Mania Symptoms include:
- Racing thoughts
- Too much energy
- Decrease need for sleep
- Elevated mood with unusual happiness
- Talking fast
- Reckless behavior
- Excessive spending
Depression Symptoms include:
- Feeling down and sad
- Fatigue or loss of energy
- Loss of interest in activities and friends
- Thoughts of death or suicide
- Feelings of worthlessness or guilt
- Problems with sleep
- Decreased ability to concentrate
This research study is aimed at understanding behaviors and brain circuits that relate to anxiety and depression. Our goal is to learn which circuits of the brain are involved in anxiety and how these circuits might affect daily functioning.
This study has recently added an additional treatment component: participants undergo a 12 week course of either Pramipexole medication or rTMS therapy (explained below). The ultimate goal of the study is to offer participants experiencing anxiety and depression a treatment that is alternative to ones that have failed them in the past, and to apply the knowledge we gain from investigating the brain circuits involved in anxiety and depression to help personalize treatments.
We invite anyone who has recently experienced any symptoms of anxiety and/or depression to participate (no diagnosis is required to participate).
If you are eligible and choose to participate, we'll ask you to come in for a visit during which you would complete some game-like tasks on the computer, undergo a non-invasive brain scan, and answer some questions about your emotional health. The entire visit takes place during one day at Stanford and lasts about 4-5 hours. We'll also ask you to do a follow-up 12 weeks later, from home, during which we'll again ask you some questions on your emotional health.
We expect to enroll 160 individuals spanning the spectrum of anxiety and associated mood symptoms. These individuals include patients of the Gronowski Center, a community clinical psychology center in Palo Alto. We will also recruit from the community through various advertisements. Further, participants will include healthy people recruited by advertisement.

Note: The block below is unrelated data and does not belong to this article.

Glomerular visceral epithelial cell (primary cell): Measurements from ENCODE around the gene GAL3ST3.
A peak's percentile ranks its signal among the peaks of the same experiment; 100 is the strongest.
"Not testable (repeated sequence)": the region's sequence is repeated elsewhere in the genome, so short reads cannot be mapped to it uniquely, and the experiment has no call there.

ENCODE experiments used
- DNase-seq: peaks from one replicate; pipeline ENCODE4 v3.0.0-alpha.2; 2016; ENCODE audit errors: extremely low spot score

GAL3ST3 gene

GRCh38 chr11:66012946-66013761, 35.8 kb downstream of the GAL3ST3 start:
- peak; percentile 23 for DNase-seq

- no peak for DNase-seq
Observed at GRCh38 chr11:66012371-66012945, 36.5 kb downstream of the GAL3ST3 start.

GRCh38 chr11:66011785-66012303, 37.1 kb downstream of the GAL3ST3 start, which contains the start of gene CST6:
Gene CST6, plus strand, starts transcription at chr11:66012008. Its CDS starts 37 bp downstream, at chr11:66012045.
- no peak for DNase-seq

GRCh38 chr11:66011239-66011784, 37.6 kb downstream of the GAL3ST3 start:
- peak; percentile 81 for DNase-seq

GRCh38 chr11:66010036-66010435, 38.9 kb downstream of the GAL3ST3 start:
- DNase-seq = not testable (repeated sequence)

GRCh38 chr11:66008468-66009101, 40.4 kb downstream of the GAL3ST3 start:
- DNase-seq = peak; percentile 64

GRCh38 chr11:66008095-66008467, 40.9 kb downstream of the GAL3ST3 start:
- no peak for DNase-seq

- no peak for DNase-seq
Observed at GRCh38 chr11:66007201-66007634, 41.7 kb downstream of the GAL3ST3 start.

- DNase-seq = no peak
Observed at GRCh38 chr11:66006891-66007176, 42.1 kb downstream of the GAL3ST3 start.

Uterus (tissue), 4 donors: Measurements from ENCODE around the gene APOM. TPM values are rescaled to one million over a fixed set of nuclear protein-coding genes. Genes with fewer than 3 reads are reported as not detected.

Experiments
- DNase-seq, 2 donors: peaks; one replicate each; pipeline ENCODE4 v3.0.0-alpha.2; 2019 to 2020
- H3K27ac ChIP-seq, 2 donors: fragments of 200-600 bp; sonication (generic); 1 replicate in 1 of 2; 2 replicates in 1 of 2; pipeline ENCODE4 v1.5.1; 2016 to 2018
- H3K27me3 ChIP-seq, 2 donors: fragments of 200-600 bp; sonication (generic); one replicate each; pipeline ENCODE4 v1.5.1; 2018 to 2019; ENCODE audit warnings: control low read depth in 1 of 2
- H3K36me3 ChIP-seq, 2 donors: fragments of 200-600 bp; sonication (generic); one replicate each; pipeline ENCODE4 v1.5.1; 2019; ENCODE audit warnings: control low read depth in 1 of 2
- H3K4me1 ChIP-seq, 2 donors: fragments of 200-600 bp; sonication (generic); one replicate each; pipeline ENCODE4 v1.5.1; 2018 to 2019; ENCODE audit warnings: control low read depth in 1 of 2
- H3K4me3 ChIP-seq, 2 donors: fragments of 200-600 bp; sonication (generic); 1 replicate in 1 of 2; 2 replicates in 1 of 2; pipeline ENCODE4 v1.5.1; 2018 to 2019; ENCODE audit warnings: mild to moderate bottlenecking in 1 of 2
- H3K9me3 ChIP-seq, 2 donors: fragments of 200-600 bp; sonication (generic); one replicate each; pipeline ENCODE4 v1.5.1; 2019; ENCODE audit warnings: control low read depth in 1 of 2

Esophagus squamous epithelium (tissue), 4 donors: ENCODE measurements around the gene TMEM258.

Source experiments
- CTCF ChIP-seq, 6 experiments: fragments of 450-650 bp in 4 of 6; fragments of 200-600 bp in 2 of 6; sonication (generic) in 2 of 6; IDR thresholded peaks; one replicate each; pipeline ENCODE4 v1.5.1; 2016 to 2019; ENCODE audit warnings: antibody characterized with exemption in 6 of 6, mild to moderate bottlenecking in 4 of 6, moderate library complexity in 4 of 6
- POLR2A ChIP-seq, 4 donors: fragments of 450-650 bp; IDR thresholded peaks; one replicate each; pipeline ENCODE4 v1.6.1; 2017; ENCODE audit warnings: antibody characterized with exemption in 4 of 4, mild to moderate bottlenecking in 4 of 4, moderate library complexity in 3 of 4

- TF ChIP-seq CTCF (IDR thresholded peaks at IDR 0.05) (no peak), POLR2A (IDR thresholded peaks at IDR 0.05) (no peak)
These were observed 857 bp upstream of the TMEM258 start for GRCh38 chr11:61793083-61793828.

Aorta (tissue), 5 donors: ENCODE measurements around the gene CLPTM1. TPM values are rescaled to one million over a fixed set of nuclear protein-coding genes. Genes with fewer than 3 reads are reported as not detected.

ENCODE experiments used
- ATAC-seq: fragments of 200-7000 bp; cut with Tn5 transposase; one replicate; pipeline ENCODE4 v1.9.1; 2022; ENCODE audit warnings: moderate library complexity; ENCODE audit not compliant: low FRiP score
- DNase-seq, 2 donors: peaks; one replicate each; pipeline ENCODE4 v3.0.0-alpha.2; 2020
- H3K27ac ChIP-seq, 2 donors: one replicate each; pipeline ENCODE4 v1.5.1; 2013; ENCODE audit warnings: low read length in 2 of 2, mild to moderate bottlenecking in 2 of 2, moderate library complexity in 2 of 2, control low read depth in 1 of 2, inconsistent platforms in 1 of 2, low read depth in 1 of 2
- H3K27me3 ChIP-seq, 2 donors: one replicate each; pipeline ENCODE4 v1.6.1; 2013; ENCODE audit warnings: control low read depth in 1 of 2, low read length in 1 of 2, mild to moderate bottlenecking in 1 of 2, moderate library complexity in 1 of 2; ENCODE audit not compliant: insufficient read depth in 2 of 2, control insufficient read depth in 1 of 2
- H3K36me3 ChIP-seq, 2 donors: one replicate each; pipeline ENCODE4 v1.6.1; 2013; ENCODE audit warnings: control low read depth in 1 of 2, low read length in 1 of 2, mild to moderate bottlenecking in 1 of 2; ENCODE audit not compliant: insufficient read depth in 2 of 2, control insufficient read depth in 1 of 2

- Recent experiences of anxiety and/or depression
- Ages 18-50
- Specific psychiatric medications (case-by-case basis)
- A diagnosis of Bipolar 1 Disorder, Schizophrenia, or Obsessive Compulsive Disorder
- Any of the following medical conditions: Parkinson's disease; liver or kidney disease; history of epilepsy or seizures; history of cardiovascular disorders (specifically orthostatic hypotension)
If you are interested in the TMS option specifically, an additional inclusion criteria is that you have tried at least one psychiatric medication in the past that didn't work for you. To inquire more about participation, you can either sign up online or contact us.
Sign up online
Call or text (650) 600-1609 or email firstname.lastname@example.org
Having Sleep Problems? Insomnia Related to Bipolar Disorder Study at VA Palo Alto Healthcare System
People with bipolar disorder (manic depression) often have trouble sleeping. This can lead to worsening problems with mood and functioning.
VA Palo Alto Healthcare System is investigating the use of suvorexant for treatment-resistant insomnia in patients with bipolar disorder.
- Participants will have an initial psychiatric exam and will be monitored during the 14-week study by a psychiatrist who specializes in bipolar disorder.
- For one week, participants will add suvorexant or a placebo to their current medication treatment.
- The following week, and for the next 3 months, all participants will receive suvorexant.
- There is no cost to participants and participants will receive some compensation for time and travel.
If you would like more information about this study, please call E. Grace Fischer at 650-444-8983 or leave a message on screening line at 650-849-0161.
For further information regarding questions, concerns, or complaints about research, research related injury, and questions about the rights of research participants, please call (650) 723-5244 or call toll free 1-866-680-2906 or write the Administrative Panel on Human Subjects in Medical Research, Administrative Panels Office, Stanford University, Stanford, CA 94305-5401.